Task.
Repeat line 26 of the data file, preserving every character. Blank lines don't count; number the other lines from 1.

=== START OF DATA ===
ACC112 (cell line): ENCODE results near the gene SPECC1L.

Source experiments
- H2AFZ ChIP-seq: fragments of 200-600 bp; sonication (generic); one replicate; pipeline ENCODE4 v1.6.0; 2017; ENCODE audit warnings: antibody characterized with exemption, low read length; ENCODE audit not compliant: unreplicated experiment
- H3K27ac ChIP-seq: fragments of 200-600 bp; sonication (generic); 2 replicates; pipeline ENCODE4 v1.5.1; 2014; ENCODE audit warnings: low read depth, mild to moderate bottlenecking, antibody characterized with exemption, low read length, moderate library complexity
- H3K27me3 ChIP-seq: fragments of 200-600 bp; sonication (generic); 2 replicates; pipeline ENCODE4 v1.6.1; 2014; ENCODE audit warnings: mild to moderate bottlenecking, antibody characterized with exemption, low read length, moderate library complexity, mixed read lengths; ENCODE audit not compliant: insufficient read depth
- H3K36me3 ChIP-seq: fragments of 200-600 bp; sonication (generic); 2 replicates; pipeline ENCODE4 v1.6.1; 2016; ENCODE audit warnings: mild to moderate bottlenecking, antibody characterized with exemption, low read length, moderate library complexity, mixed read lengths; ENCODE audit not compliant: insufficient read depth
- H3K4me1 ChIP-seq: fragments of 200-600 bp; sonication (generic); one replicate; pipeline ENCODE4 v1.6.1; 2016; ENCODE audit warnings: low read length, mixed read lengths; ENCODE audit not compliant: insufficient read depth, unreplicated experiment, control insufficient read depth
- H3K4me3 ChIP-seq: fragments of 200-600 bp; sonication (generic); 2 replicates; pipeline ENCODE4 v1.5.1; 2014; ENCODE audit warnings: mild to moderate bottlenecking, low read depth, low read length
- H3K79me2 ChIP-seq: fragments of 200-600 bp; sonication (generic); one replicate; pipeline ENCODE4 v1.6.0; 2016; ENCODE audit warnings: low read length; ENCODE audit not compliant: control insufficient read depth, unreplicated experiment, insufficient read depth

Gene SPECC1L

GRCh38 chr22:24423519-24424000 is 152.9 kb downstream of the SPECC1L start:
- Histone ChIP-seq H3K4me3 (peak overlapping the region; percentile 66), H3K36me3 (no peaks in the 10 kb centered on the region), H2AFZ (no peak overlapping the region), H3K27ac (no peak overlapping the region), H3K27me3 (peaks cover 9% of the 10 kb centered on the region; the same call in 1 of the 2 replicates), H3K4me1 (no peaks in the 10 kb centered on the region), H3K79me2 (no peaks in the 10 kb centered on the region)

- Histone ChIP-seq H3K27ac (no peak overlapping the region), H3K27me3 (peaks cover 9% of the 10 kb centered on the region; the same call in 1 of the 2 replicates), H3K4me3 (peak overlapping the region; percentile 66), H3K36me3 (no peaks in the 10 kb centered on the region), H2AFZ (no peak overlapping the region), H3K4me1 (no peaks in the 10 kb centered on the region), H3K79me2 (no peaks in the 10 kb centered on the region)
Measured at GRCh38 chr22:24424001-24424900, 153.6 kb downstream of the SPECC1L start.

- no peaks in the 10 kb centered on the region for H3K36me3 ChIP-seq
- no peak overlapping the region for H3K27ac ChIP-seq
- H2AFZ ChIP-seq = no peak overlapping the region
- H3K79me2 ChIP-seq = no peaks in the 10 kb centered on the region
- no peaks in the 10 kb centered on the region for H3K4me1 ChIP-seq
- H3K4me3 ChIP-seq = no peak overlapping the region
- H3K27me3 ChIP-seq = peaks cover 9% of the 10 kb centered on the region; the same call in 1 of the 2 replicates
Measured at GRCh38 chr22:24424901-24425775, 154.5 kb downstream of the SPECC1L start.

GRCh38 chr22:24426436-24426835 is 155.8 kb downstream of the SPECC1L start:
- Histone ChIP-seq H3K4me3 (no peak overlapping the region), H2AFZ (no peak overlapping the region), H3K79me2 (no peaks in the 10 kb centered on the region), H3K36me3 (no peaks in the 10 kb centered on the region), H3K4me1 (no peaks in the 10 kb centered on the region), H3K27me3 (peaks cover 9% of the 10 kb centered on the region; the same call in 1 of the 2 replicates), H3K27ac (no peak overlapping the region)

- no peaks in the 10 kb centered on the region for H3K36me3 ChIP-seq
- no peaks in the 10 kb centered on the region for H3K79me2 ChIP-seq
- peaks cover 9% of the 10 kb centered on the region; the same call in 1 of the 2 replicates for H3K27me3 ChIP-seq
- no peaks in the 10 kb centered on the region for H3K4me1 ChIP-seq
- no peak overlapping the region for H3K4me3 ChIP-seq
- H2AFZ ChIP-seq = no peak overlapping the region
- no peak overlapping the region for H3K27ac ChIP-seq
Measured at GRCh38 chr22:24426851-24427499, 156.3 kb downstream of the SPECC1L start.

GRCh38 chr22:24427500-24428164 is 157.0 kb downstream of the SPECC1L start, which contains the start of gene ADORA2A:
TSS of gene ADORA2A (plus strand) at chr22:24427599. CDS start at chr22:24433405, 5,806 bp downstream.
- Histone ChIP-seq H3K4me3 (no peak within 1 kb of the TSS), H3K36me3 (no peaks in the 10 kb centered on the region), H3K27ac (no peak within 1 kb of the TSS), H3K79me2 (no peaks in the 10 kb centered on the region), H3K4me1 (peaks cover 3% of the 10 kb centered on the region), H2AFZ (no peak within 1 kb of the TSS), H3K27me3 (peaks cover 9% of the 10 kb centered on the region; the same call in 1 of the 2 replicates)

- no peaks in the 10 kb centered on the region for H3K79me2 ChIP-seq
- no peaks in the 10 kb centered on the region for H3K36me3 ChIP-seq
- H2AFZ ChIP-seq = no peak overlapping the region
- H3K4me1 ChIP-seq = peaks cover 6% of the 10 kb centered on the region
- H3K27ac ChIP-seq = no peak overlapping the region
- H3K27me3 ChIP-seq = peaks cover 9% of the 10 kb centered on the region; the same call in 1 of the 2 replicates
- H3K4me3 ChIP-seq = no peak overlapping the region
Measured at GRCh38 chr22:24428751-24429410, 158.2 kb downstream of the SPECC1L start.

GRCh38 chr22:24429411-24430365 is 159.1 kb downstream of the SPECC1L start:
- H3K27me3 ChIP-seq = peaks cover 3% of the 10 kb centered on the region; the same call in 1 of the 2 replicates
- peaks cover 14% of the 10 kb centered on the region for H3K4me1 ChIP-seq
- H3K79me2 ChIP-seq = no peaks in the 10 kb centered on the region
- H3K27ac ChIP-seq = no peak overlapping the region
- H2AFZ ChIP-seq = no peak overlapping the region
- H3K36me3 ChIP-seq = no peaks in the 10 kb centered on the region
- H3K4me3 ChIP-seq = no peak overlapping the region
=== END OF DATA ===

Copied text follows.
- no peaks in the 10 kb centered on the region for H3K79me2 ChIP-seq